Relay: Give Me Power

    All I want for Labor Day is for my power to come back on. It’s my turn this week to write this column and though I have several columns waiting to be published, how could I not write about the hurricane? I’m told we could be without power for 6 to 10 days!
    I live in a neighborhood that is right near the Montauk Lighthouse, which means we’re on the most eastern tip of Long Island, the windiest area in Montauk. Our power went off on Friday night, actually, at about 8 p.m. just when my husband and I were sitting down for dinner and two days before Hurricane Irene was scheduled to hit our area.
    It’s as if the Long Island Power Authority were giving us a test run. They said it would be on by 10 p.m., but that didn’t happen. I got up at 1 a.m. to hit the bathroom and bing! the lights went on.
    I stupidly thought that since the lines were already fixed and hopefully secured we wouldn’t lose power again when Irene came to visit, but on Sunday morning the lights sputtered and went out.
    The wind was howling like I’ve never heard and we could hear the ocean churning up from a mile away. LIPA is saying it could take days, if not weeks, to restore the power out here. We have no phones or cellphone service, either. Just check on us once in a while, okay?
    It’s amazing to realize how spoiled we are. You learn that when you lose power. I walk into a room and immediately flick the light switch and nothing happens. I open the refrigerator and everything’s starting to warm, and smell. My precious ice cream is melting as quickly as the witch in “The Wizard of Oz” when she was doused with water. I’m reading books and writing this by the sunlight that is streaming through my bedroom window.
    My hair is a mass of frizz, knotted and matted! There is no coffee or toast in the mornings. I can’t vacuum the dog hair from my carpets. Dishes are piling in the sink because I have forgotten how to wash them — the dishwasher usually does that. There are lanterns and candles in jars, tapers and votives littering my coffee table in the living room. I’m hoarding matches. And I’m bored.
    All over my neighborhood cars are parked with surfboards on roofs or stuffed into hatchbacks. Cars with surfers in them are driving up and down our usually quiet block all day long looking for an access to the best waves this summer. They have been blocked from using their traditional spots. Since almost everyone who lives here in our area is a surfer or has a surfer in the family, most of us don’t mind. Vicariously, I know the thrill of a good wave.
    The grounds around the Montauk Lighthouse and Turtle Cove have been blocked since Saturday by state park barriers and police. I imagine, although since I don’t have a phone I really am guessing, that the water is unsafe because of the huge waves. But what a drag for those of us who don’t surf to not be able to drive to the Lighthouse and see the ocean at its roughest.
    I adopted a kitten on Friday, a little black female that needed a home. We named her Storm. I always had cats but one of my daughters is allergic so I had to hold off for a while. She was home for the summer but has since left to go back to Hawaii. We have mice in winter and I felt a cat could help keep them from scurrying from my woodpile into my warm house, plus I love a cat snuggled on my lap. Storm was frightened by the storm, the howling of the wind and the branches that scraped our windows like in a horror movie. She’s still hiding under a bed, but I hope she joins our family soon.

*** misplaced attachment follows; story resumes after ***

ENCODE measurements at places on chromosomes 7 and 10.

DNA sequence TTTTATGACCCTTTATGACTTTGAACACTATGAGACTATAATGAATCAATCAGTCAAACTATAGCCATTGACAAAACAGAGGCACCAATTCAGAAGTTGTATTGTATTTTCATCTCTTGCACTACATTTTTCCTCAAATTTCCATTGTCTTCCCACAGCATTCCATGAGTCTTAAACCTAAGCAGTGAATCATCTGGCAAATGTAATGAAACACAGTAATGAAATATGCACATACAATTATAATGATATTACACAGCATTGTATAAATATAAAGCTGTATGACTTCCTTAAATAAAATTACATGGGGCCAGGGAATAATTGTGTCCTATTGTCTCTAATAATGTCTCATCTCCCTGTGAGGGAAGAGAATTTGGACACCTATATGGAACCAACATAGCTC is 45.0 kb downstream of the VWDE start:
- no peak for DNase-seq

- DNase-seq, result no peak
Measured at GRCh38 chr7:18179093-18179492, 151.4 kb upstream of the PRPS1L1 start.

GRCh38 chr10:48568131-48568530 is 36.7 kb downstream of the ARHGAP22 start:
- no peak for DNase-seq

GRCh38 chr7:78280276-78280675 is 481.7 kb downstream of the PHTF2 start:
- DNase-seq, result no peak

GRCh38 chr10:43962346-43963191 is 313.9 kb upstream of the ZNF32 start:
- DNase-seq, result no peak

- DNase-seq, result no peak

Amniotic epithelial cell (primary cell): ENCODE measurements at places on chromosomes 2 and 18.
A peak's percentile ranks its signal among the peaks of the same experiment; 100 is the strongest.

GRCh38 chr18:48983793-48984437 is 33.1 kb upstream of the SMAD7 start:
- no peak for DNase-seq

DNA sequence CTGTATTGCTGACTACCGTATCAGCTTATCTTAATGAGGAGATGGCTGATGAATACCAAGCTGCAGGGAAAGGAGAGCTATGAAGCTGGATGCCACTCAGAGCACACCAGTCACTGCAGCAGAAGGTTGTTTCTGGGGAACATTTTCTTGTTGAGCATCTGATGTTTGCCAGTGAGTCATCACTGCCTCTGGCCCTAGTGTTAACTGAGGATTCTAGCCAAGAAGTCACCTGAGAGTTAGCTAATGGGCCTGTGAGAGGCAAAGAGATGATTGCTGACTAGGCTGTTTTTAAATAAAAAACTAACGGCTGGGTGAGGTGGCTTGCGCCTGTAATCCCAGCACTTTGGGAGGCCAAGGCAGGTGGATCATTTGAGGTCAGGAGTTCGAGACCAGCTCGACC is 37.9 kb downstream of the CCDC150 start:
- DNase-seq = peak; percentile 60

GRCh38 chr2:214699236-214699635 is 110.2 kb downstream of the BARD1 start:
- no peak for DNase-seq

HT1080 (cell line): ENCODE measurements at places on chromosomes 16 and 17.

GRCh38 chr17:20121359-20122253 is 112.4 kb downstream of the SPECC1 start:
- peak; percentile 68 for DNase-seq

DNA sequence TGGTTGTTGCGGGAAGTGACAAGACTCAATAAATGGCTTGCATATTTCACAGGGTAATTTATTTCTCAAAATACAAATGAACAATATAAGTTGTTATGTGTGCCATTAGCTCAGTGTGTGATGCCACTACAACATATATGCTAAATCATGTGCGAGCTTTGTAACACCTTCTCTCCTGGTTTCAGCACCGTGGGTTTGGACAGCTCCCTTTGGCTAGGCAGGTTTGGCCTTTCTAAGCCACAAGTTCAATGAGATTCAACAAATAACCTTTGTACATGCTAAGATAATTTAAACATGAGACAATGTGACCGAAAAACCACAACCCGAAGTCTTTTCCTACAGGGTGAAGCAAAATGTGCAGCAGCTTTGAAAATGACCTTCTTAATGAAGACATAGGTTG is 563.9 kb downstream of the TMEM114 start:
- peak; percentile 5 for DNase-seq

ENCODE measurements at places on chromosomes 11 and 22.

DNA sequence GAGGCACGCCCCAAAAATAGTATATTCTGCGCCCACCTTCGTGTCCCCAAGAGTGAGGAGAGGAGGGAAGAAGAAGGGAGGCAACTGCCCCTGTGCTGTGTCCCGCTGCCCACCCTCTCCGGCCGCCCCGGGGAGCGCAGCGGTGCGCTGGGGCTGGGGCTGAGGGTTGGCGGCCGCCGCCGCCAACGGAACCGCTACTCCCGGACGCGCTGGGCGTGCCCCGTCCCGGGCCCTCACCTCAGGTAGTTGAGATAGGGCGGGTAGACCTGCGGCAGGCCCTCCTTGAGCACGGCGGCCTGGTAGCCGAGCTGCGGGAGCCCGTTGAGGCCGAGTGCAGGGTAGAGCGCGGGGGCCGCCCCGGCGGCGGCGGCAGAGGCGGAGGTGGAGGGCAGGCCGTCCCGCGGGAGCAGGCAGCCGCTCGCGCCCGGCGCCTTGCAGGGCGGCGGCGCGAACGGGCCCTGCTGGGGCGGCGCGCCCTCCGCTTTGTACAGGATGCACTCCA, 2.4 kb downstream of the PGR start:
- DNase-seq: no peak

I had two funny things happen to me during Ms. Irene. First was I stood next to Julianne Moore in Herb’s Montauk Market. I have wanted to apologize to Ms. Moore for two years, ever since she narrated a ballet performance at the Montauk Playhouse Community Center. Playhouse officials had called me and asked me to come and take pictures of her for this paper. And so I did but I got there late after it was announced that pictures weren’t allowed. As I snapped away a man finally came over to me and said, “You know you’re being very rude. They said no pictures.”
    And instead of my telling him where to go or to explain that I was with the house I just humbly sat down and then slithered out. I was mortified because I abhor rudeness and am not rude at all. So Ms. Moore, I didn’t bother you in Herb’s, but I apologize. I didn’t know.
    As the wind blew ferociously on Sunday afternoon I took my Brodie Boy, a sweet golden doodle, out to play ball. I threw the ball and he fetched until a car pulled up on my side lawn. A good-looking guy, one whom my husband has yelled at me about for telling everyone how good looking he is, approached me to see how he could get back to Camp Hero through all the police blockades. I told him a secret path and then realized he was an actor from a show I used to love that was recently taken off the air.
    The excitement of hurricanes is one that can’t be avoided. You never know how it’s going to turn out. Except for power losses and a lot of downed trees, we made out okay this time. So goodnight, Irene, and may our paths never cross again.

    Janis Hewitt is a senior writer at The Star.